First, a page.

Meteorologists say preliminary indications show eight tornadoes swept through western Oklahoma on May 16, leaving one person dead and destroying at least 40 homes. (Claritza Jimenez/The Washington Post)

Two people died in Wisconsin and Oklahoma after severe storms ravaged the central United States Tuesday. The National Weather Service logged nearly 300 reports of severe weather from Texas to the Great Lakes.

The Weather Channel’s severe weather expert Greg Forbes estimates 17 tornadoes touched down in five states:

One person died and 25 people were injured after a twister tore through the small town of Chetek in western Wisconsin around 5:45 p.m. local time Tuesday, causing massive wreckage. “[A]t least one entire block of trailers is gone,” reported Minneapolis television affiliate WCCO. “In aerial footage of the damage, it’s difficult to tell where structures once stood.” meteorologist Jonathan Erdman noted the death in Chetek was Wisconsin’s first since Aug. 19, 2011.

A German shepherd dog walks near the remains of a home Wednesday, in a trailer park in Chetek, Wis., that was devastated by a tornado Tuesday. (Richard Tsong-Taatarii/Star Tribune via AP)

Another person died in Elk City, Okla., from a devastating tornado that ripped through the town. The twister demolished 40 homes and heavily damaged 50 to 75 more, according to the Elk City Fire Department. Cars were tossed around like toys.

Sobering aerial footage compiled by ABC News shows the extent of the destruction:

The storms erupted as a disturbance ejected out of the southwest United States into the Southern Plains. They formed in the transition zone between record-challenging warmth in the eastern United States and a deep pool of cold air in the Rocky Mountains.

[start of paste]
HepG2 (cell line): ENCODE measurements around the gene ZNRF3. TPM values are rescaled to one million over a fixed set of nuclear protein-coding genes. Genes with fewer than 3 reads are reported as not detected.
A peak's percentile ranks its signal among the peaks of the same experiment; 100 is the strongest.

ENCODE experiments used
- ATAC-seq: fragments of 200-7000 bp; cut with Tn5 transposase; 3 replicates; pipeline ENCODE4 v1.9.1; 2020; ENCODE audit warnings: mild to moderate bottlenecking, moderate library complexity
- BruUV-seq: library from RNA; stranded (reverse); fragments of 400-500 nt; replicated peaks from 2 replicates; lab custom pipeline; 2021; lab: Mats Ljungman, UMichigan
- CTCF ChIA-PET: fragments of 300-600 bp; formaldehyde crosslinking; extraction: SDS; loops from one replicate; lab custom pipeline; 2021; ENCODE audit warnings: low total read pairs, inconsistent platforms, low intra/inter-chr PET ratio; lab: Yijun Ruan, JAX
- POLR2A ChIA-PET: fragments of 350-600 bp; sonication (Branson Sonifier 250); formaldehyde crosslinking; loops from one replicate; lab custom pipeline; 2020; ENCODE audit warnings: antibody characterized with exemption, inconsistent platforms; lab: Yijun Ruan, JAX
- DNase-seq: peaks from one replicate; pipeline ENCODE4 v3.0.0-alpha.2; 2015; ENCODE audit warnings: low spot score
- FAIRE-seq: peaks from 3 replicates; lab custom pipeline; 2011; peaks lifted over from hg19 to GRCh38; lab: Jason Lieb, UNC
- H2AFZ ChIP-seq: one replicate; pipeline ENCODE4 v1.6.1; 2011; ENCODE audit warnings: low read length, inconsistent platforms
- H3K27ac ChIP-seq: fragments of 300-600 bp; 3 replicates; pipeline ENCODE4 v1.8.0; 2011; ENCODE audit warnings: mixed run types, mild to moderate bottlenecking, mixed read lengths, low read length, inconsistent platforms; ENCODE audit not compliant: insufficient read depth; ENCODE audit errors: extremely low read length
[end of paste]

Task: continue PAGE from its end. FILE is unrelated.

Incredible high-resolution imagery from the new satellite GOES16 showed storms exploding over the eastern panhandle of Texas, penetrating more than 40,000 feet into the atmosphere and rotating:

The storms not only spawned tornadoes, but generated hail the size of baseballs and softballs:

The two tornado deaths from Tuesday’s storms bring the nation’s 2017 total up to 34 fatalities, more than 2016 in its entirety (18) and almost as many as 2015 (36), according to Patrick Marsh, the warning coordination meteorologist at the National Weather Service Storm Prediction Center.

Another round of strong to severe storms is predicted Wednesday, focused on the Midwest. The Storm Prediction Center has placed much of Iowa in its enhanced risk zone for severe storms. A slight risk for severe storms surrounds Iowa, and includes Milwaukee, Kansas City and Omaha.

Severe weather risk outlook for Wednesday. (National Weather Service Storm Prediction Center)

Below find more images and video of the storms and the damage they caused from social media …

Chetek, Wis.

Elk City, Okla.

SOURCE: Jason Samenow
The Washington Post